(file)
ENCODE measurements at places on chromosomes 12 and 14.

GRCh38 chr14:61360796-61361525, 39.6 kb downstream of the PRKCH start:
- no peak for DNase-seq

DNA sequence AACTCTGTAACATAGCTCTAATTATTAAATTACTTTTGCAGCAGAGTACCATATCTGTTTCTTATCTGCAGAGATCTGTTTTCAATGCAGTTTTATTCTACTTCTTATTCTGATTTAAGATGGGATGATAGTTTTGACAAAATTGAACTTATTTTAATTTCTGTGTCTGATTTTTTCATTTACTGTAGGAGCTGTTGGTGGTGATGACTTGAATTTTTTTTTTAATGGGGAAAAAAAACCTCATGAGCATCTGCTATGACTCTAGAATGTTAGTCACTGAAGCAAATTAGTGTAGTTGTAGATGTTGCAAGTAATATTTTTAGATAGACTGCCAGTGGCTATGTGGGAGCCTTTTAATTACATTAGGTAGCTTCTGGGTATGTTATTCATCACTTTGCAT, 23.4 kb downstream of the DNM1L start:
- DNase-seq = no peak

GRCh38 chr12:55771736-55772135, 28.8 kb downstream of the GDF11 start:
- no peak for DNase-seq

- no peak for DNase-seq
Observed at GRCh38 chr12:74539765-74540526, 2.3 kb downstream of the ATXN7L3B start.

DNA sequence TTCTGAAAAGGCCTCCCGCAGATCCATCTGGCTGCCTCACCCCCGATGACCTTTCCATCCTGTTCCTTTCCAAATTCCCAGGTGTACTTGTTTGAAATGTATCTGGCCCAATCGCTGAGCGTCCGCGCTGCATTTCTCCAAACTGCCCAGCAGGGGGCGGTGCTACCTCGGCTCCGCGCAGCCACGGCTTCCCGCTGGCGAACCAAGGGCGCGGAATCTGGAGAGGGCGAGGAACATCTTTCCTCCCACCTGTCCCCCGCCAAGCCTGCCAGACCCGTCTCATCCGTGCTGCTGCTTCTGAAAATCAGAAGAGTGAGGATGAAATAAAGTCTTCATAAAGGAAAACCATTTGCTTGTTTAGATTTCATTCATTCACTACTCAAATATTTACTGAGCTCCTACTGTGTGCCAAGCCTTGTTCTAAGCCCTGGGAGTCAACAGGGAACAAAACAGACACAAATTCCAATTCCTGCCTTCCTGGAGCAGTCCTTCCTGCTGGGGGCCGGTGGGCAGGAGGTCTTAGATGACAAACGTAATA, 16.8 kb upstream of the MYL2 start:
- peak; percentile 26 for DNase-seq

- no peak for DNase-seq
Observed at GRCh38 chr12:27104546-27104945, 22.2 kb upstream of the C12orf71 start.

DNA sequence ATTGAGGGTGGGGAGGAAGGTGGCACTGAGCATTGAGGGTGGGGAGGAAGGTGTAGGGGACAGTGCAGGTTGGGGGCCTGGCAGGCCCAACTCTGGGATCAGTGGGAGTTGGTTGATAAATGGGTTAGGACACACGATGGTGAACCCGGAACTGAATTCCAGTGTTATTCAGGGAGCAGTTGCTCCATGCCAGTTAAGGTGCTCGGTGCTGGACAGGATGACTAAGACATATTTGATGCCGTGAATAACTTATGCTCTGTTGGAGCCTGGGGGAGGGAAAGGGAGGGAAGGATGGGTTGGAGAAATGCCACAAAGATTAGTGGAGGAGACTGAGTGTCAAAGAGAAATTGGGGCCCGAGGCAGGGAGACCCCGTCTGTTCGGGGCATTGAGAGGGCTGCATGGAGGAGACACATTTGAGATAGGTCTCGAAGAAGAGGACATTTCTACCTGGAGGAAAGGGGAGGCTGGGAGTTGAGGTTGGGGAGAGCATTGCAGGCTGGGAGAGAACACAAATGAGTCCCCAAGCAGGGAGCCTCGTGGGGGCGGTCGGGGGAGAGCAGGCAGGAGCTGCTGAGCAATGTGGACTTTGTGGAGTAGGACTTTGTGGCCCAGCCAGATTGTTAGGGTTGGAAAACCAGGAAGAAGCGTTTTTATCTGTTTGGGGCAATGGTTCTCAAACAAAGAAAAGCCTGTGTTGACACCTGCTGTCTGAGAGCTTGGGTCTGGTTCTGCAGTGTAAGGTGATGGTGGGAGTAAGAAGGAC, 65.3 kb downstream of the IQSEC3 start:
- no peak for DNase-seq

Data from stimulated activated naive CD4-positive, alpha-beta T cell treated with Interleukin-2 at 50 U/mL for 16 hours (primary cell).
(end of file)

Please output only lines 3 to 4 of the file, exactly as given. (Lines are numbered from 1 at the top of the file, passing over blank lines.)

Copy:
- no peak for DNase-seq

DNA sequence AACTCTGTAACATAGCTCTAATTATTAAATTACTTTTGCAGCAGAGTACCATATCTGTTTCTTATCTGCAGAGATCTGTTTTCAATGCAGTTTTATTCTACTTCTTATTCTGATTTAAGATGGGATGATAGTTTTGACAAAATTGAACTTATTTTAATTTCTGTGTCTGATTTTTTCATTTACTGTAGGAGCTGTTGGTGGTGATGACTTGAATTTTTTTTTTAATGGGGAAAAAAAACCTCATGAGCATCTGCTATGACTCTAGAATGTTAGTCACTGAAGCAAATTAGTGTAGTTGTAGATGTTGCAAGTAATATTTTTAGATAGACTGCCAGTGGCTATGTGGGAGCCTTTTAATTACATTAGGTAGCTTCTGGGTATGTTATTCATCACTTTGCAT, 23.4 kb downstream of the DNM1L start: